2. What is not in dispute is the husband petitioned for divorce in France in May 2004. The wife's response was to issue divorce proceedings in this jurisdiction shortly thereafter, an impermissible ploy that was controlled and frozen by the application of council regulation No. 2201 of 2003, commonly known as Brussels 2 Revised. Although thwarted on that flank, the wife issued proceedings in this jurisdiction which were not dependent on the existence of a marriage between them. That was the TOLATA proceedings by which she sought a declaration in relation to the two flats at Notting Hill that she was an equal owner in equity. She also sought a tracing order in relation to the proceeds of sale of the Essex property, which had apparently been invested in a property in Switzerland, which in turn was sold leading to re-investment in some other property in Switzerland.

3. Not unnaturally, that issue was challenged. On 26 April, solicitors in this jurisdiction on behalf of the husband applied to the court for an order that the TOLATA proceedings be stayed until the French proceedings had been concluded. The evidence in support was briefly summarised on the following page. Having set out the history, the author continued:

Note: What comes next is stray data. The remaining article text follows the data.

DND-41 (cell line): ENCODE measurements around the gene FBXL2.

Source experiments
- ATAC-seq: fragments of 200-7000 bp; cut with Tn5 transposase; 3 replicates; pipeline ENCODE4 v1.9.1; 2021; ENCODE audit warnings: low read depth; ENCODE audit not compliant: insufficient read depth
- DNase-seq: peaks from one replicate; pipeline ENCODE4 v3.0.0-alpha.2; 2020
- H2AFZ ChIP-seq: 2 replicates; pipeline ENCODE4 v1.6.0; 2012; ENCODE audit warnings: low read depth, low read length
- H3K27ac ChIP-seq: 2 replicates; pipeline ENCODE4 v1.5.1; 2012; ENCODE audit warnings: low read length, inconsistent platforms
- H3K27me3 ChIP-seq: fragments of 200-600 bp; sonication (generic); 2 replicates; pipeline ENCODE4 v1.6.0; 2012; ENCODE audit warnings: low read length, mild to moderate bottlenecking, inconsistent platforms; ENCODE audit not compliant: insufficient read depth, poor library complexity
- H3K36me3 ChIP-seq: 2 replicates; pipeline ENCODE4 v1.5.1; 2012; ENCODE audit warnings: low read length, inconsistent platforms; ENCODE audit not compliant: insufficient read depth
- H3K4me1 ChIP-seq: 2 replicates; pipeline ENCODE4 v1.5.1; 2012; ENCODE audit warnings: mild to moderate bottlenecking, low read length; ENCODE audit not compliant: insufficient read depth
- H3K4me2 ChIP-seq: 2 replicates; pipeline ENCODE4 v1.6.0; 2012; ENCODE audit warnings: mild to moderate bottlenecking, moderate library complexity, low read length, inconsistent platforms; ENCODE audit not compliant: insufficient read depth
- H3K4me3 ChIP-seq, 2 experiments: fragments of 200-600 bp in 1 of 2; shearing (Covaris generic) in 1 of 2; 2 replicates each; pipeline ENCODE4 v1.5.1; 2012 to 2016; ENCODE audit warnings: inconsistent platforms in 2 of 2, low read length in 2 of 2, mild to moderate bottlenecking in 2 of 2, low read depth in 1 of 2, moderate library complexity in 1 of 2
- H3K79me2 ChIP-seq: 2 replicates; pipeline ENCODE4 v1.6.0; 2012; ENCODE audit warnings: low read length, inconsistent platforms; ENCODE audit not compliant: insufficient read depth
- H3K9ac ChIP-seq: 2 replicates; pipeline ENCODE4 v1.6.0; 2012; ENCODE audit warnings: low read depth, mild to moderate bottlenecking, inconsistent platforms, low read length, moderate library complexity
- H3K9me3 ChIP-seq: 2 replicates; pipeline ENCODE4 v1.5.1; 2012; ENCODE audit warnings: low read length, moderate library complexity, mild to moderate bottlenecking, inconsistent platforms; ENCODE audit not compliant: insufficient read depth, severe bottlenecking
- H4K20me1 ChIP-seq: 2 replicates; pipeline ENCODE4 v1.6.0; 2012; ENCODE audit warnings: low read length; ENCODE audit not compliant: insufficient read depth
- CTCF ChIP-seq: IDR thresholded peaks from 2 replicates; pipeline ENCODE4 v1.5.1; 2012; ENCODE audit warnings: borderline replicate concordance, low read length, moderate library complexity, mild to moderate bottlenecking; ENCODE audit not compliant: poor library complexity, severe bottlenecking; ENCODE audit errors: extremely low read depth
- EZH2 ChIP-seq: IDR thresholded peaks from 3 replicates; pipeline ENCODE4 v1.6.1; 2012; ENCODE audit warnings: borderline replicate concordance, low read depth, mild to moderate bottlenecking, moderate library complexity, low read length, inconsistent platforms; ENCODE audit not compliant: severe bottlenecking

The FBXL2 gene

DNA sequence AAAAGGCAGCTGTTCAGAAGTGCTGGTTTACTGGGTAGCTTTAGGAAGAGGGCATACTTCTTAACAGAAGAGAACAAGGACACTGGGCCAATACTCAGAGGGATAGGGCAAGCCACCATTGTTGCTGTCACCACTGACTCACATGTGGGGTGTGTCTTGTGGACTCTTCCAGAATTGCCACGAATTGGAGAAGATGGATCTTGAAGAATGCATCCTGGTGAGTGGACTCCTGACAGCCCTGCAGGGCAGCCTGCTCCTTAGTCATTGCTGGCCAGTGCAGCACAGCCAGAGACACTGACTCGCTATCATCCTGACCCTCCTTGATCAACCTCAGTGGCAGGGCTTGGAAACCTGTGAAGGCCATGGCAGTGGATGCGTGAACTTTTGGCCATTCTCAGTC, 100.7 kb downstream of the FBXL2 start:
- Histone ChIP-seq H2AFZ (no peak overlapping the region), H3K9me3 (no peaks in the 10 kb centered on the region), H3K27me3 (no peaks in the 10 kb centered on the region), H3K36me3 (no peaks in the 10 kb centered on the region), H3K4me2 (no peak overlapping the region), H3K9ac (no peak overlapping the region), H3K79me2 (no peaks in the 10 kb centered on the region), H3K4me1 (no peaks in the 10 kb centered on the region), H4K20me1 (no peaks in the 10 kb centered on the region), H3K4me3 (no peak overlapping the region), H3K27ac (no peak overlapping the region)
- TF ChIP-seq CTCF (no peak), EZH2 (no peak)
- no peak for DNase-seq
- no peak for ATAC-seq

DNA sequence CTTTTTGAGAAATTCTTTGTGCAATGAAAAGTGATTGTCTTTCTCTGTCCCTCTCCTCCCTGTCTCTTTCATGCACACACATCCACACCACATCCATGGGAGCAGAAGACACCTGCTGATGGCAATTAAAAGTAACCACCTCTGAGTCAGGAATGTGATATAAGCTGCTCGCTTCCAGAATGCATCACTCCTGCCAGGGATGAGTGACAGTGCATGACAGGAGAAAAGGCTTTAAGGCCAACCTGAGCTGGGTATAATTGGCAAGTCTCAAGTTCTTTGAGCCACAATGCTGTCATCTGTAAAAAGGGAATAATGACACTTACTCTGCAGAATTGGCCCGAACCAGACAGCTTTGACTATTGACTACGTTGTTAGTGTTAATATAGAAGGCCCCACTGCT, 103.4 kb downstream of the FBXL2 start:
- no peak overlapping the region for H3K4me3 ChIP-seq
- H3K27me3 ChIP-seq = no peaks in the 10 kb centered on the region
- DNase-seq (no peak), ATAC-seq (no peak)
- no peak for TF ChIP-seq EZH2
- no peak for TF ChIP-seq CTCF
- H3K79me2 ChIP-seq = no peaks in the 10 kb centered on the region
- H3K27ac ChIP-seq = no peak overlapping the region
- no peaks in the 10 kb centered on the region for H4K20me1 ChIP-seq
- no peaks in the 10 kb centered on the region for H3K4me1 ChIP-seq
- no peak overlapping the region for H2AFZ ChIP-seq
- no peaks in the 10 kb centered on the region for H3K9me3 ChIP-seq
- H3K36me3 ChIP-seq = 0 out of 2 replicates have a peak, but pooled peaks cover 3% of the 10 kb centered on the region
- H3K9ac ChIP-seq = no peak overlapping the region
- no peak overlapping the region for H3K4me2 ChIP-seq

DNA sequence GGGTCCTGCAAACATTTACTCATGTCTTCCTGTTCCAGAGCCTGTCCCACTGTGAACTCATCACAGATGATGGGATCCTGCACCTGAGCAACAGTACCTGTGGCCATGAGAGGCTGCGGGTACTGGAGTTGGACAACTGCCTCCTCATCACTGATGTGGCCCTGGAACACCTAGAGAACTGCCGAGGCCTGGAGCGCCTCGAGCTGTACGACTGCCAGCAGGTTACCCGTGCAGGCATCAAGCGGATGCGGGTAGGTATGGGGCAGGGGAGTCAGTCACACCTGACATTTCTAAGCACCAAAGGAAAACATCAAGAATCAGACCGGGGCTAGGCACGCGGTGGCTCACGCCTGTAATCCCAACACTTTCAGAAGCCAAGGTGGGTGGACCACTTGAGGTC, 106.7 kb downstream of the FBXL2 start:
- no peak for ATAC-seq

"This court is therefore left with a theoretical discretion. It cannot be right to have two courts in two countries making orders about the same properties and between the same parties."

4. The author then referred to two authorities, to which we have not been referred, which were said to provide that where two member states were seized of the same cause of action between the same parties, the second court so seized should of its own motion stay the proceedings until such time as the first court has determined whether it has jurisdiction or not. The author does not indicate reliance upon any of the provisions of the instrument designed to regulate jurisdiction and enforcement between member states in civil and commercial dispute. That is the regulation which for many years stood as the Lugano Convention, Brussels 1, which was subsequently replaced by Regulation 44 of 2001 ("the Regulation").

5. So on that rather shadowy basis, the case proceeded to a hearing before the district judge. Looking back with the unfair advantage of hindsight, I do not understand why the application of 26 April was not an application for the dismissal of the TOLATA application on the ground that the husband was immune from suit under the general provisions of Article 2 of the Regulation, which provides:

"Subject to this regulation, persons domiciled in a member state shall whatever their nationality be sued in the courts of that member state."

6. Mr Scott has speculated that it must have been fear of a challenge in the resulting trial of the appellant's domicile which dissuaded him from reliance on Article 2. That is no more than speculation and Mr Cohen and his junior are not able to elucidate the decision that drove the application on 26 April, because they are relative newcomers to the case.